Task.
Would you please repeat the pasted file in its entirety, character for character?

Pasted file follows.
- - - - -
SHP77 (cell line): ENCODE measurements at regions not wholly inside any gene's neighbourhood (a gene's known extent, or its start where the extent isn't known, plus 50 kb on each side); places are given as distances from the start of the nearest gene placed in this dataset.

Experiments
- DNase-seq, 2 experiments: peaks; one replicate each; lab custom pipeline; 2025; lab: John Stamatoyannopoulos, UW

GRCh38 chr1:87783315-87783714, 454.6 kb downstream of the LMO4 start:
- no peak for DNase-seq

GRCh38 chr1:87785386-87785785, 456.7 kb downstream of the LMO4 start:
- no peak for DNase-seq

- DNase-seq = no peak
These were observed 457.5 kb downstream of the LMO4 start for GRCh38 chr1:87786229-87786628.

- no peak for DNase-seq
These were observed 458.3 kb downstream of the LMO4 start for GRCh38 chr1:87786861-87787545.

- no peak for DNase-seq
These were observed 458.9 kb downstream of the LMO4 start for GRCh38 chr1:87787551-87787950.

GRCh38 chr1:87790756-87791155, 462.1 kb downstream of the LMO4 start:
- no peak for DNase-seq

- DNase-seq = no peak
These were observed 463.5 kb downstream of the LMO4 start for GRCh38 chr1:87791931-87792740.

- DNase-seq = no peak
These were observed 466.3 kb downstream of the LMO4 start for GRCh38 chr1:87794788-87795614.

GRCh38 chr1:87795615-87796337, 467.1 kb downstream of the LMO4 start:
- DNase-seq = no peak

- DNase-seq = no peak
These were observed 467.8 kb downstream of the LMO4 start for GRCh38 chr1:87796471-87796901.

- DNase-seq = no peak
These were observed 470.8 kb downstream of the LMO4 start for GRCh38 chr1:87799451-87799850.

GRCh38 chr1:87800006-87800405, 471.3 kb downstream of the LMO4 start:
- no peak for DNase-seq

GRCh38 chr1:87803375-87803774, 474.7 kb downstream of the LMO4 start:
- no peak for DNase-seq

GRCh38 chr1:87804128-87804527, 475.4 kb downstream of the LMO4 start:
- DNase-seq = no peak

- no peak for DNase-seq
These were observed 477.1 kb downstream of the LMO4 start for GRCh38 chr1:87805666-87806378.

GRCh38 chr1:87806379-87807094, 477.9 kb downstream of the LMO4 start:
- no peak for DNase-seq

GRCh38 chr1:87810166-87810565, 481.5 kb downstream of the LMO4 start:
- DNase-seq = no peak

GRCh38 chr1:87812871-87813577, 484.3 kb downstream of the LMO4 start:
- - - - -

SHP77 (cell line): ENCODE measurements at regions not wholly inside any gene's neighbourhood (a gene's known extent, or its start where the extent isn't known, plus 50 kb on each side); places are given as distances from the start of the nearest gene placed in this dataset.

Experiments
- DNase-seq, 2 experiments: peaks; one replicate each; lab custom pipeline; 2025; lab: John Stamatoyannopoulos, UW

GRCh38 chr1:87783315-87783714, 454.6 kb downstream of the LMO4 start:
- no peak for DNase-seq

GRCh38 chr1:87785386-87785785, 456.7 kb downstream of the LMO4 start:
- no peak for DNase-seq

- DNase-seq = no peak
These were observed 457.5 kb downstream of the LMO4 start for GRCh38 chr1:87786229-87786628.

- no peak for DNase-seq
These were observed 458.3 kb downstream of the LMO4 start for GRCh38 chr1:87786861-87787545.

- no peak for DNase-seq
These were observed 458.9 kb downstream of the LMO4 start for GRCh38 chr1:87787551-87787950.

GRCh38 chr1:87790756-87791155, 462.1 kb downstream of the LMO4 start:
- no peak for DNase-seq

- DNase-seq = no peak
These were observed 463.5 kb downstream of the LMO4 start for GRCh38 chr1:87791931-87792740.

- DNase-seq = no peak
These were observed 466.3 kb downstream of the LMO4 start for GRCh38 chr1:87794788-87795614.

GRCh38 chr1:87795615-87796337, 467.1 kb downstream of the LMO4 start:
- DNase-seq = no peak

- DNase-seq = no peak
These were observed 467.8 kb downstream of the LMO4 start for GRCh38 chr1:87796471-87796901.

- DNase-seq = no peak
These were observed 470.8 kb downstream of the LMO4 start for GRCh38 chr1:87799451-87799850.

GRCh38 chr1:87800006-87800405, 471.3 kb downstream of the LMO4 start:
- no peak for DNase-seq

GRCh38 chr1:87803375-87803774, 474.7 kb downstream of the LMO4 start:
- no peak for DNase-seq

GRCh38 chr1:87804128-87804527, 475.4 kb downstream of the LMO4 start:
- DNase-seq = no peak

- no peak for DNase-seq
These were observed 477.1 kb downstream of the LMO4 start for GRCh38 chr1:87805666-87806378.

GRCh38 chr1:87806379-87807094, 477.9 kb downstream of the LMO4 start:
- no peak for DNase-seq

GRCh38 chr1:87810166-87810565, 481.5 kb downstream of the LMO4 start:
- DNase-seq = no peak

GRCh38 chr1:87812871-87813577, 484.3 kb downstream of the LMO4 start: